Kim plans Hanoi state visit before U.S. summit
During Kim’s first state visit to Vietnam, he could meet Prime Minister Nguyen Xuan Phuc, as Nguyen Phu Trong, Vietnam’s leader and general secretary of the ruling Communist Party, will probably be out of the country, the souce exclusively told the JoongAng Ilbo Monday on condition of anonymity.
Kim’s early arrival in the host country of the second U.S.-North summit, which is slated for Feb. 27 and 28, will mirror his early arrival in Singapore last June before the first U.S.-North summit, when he touched down in the city-state two days ahead.
Before meeting Trump, Kim met Singapore’s prime minister and toured tourist attractions, including Gardens by the Bay, a waterfront garden, and Marina Bay Sands, the iconic hotel that features a boat-shaped “sky park” perched atop three 55-story towers. North Korea’s official media at the time described the two-hour jaunt as an opportunity for Kim to learn about Singapore’s social and economic development.
Kim will probably re-enact that economic sightseeing in Vietnam this month, said the intelligence source, by visiting Haiphong, a major industrial and commercial hub in the northern part of the country, along with the limestone islands of the Ha Long Bay. Ho Chi Minh City, the largest city in Vietnam in terms of population, is also being considered, but the source said it may not make it onto Kim’s itinerary due to its distance from Hanoi, about 700 miles.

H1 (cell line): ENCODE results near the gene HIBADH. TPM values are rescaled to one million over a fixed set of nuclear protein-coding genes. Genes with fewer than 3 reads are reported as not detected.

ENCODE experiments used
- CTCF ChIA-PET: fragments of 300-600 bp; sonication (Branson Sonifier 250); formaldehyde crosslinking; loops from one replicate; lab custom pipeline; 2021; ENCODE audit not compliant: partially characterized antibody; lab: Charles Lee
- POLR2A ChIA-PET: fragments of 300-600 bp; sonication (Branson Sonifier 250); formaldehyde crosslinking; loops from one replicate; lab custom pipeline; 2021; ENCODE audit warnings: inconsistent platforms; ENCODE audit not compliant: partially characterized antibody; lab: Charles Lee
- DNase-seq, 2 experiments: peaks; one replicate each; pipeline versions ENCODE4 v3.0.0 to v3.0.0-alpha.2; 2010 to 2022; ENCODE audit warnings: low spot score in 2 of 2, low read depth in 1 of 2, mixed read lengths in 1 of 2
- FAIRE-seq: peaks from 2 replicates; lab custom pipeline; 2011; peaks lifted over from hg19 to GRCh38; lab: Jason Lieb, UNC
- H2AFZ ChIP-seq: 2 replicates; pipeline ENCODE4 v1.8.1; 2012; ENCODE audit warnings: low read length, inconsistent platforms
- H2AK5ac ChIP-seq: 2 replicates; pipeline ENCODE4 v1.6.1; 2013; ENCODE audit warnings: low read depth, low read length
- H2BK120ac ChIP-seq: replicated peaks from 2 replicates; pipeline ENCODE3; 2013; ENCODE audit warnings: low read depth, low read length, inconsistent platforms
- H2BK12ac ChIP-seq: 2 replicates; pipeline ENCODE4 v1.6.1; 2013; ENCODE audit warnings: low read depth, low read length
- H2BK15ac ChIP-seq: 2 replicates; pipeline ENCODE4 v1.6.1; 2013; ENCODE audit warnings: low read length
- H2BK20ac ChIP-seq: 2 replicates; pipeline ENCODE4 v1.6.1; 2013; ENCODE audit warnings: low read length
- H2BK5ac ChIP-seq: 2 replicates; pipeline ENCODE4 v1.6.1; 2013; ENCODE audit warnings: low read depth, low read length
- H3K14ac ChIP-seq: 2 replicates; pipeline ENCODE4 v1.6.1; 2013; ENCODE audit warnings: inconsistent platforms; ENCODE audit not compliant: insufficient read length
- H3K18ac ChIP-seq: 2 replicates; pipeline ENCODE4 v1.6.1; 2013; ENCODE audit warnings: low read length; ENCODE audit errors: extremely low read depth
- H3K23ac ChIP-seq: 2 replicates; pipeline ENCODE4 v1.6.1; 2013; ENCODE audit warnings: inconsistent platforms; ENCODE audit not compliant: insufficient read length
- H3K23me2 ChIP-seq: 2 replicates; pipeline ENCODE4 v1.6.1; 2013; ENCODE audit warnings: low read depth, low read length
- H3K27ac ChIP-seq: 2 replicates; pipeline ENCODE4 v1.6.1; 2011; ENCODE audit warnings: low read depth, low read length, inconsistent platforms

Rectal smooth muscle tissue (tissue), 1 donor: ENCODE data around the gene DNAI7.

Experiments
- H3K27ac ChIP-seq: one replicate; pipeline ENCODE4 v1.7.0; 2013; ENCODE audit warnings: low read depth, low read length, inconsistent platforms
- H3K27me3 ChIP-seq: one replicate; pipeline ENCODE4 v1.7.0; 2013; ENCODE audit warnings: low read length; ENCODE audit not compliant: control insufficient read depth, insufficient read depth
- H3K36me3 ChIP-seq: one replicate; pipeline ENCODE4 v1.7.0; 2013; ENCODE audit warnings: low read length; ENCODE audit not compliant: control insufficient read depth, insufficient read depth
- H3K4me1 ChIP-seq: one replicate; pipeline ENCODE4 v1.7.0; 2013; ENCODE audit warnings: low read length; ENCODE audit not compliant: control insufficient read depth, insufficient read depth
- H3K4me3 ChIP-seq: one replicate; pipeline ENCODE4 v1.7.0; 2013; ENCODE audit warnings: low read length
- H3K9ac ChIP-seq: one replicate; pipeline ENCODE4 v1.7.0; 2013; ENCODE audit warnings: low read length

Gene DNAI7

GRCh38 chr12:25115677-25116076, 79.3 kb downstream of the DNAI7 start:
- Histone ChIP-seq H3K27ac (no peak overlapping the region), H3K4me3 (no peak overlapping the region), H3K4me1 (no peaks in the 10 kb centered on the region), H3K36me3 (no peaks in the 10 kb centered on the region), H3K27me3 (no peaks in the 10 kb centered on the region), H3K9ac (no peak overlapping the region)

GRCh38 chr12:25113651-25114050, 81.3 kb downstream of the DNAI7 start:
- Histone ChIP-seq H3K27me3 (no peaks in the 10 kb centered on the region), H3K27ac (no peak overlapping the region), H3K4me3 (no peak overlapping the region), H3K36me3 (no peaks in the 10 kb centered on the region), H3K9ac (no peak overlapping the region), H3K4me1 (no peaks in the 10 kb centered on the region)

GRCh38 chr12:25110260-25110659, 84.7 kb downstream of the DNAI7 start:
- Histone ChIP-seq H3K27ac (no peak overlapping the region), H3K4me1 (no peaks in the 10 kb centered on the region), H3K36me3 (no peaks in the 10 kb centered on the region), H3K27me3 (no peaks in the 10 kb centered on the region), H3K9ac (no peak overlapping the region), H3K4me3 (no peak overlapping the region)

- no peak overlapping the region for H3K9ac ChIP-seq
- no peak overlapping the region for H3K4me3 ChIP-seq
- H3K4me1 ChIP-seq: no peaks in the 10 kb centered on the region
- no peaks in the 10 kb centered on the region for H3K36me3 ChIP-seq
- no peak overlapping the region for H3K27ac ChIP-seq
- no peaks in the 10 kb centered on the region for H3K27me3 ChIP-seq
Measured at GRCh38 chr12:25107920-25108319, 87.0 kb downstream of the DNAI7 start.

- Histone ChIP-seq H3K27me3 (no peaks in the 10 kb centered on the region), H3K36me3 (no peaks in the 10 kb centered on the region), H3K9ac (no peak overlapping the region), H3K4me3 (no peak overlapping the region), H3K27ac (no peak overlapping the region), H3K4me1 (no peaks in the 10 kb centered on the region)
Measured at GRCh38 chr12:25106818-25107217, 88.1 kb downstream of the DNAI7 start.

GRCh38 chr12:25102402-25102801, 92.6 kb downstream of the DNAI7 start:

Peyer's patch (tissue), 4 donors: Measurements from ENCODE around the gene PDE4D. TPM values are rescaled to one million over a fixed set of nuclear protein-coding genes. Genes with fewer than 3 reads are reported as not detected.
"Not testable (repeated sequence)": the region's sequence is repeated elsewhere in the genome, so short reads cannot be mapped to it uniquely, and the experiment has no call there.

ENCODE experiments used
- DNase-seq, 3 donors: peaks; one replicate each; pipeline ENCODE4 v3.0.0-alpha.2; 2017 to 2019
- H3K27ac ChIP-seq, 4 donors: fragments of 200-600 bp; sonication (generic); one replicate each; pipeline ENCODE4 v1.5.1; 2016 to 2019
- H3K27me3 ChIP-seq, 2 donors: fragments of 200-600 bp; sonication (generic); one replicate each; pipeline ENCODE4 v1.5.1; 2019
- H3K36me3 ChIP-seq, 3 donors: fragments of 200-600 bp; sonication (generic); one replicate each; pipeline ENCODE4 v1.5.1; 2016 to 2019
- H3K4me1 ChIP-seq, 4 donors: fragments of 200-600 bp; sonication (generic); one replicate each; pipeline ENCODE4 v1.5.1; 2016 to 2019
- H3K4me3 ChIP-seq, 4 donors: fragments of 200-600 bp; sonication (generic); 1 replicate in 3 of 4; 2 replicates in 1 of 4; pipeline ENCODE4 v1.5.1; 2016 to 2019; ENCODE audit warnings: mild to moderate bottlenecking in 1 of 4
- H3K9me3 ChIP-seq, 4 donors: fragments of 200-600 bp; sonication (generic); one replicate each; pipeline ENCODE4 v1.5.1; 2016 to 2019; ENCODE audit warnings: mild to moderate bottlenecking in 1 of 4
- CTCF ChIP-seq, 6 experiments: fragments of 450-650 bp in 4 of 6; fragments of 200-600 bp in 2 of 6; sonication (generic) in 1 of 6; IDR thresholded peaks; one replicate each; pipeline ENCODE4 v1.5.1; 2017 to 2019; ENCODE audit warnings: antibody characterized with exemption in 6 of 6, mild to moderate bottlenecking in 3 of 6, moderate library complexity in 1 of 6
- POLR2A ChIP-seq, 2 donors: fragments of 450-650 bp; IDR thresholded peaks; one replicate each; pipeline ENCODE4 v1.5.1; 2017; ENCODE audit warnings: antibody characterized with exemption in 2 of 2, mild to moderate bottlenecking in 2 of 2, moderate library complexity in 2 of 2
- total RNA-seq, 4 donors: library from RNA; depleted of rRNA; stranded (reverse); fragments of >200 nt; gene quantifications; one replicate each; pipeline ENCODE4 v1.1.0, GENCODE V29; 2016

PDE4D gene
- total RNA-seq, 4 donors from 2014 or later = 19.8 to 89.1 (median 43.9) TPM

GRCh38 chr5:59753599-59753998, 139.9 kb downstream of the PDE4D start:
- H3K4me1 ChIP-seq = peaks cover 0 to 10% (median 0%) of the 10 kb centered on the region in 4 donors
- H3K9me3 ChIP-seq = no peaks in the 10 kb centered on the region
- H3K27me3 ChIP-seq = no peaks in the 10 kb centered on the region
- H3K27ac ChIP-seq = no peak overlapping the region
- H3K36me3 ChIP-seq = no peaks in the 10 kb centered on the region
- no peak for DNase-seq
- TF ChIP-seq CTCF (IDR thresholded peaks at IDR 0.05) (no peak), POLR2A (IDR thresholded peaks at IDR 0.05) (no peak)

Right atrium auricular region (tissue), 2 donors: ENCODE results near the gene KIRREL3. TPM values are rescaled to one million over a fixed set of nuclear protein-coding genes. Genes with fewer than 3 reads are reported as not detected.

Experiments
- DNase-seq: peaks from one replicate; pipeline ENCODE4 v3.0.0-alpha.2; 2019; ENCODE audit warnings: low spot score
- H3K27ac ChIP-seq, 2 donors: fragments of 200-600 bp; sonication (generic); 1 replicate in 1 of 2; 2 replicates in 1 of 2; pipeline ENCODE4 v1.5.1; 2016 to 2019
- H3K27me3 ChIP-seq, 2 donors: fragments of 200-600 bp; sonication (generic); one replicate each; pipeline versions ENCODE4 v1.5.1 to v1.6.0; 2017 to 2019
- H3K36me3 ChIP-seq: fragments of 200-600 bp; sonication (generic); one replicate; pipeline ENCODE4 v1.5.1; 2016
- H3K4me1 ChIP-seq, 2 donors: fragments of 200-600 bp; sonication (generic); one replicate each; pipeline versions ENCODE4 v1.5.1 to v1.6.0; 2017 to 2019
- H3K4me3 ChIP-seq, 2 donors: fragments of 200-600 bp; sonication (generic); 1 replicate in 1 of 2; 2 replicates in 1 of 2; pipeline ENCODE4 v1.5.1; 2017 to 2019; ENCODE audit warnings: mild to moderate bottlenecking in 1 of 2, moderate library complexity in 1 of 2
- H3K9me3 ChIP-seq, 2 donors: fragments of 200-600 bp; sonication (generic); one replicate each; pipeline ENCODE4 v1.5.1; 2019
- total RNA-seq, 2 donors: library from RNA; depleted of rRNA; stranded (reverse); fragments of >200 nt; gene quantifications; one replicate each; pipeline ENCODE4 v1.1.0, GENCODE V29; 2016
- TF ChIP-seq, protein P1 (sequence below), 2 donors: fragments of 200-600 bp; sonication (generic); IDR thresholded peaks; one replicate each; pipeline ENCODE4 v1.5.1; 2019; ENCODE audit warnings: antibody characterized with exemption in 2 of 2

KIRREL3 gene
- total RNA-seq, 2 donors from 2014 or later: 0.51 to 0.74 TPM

Kim Hyun-wook, a professor at the Korea National Diplomatic Academy, suggested Kim’s touring of his communist ally could be a propaganda boon for North Korean media back home even if Kim fails to get sanctions relief from the United States. State media can highlight Kim’s diplomacy with Vietnam and promote Kim as an “international leader of socialist countries” instead.
As cash-strapped Pyongyang worries about protecting Kim in a foreign state, a South Korean diplomatic source pointed out that having the leader travel to Vietnam on a state visit could lift part of that financial burden because Vietnam would provide security support and cover lodgings.
Vietnamese Foreign Minister Pham Binh Minh’s visit to North Korea from Tuesday to Thursday is expected to lay the groundwork for Kim’s state visit.
Hanoi’s Foreign Ministry announced Monday that Minh would travel to Pyongyang on an “official visit” on the invitation of Pyongyang’s Foreign Minister Ri Yong-ho.
The Foreign Ministry did not mention that a state visit by Kim was forthcoming.
Kim’s grandfather, founding leader Kim Il Sung, visited Vietnam on a state visit in 1958 and 1964 to hold summits with Ho Chi Minh, the founder and first leader of Vietnam’s Communist Party. If Kim Jong-un does a state visit to Vietnam, it will be the first for a Pyongyang leader in 55 years.
BY LEE YU-JUNG [email@example.com]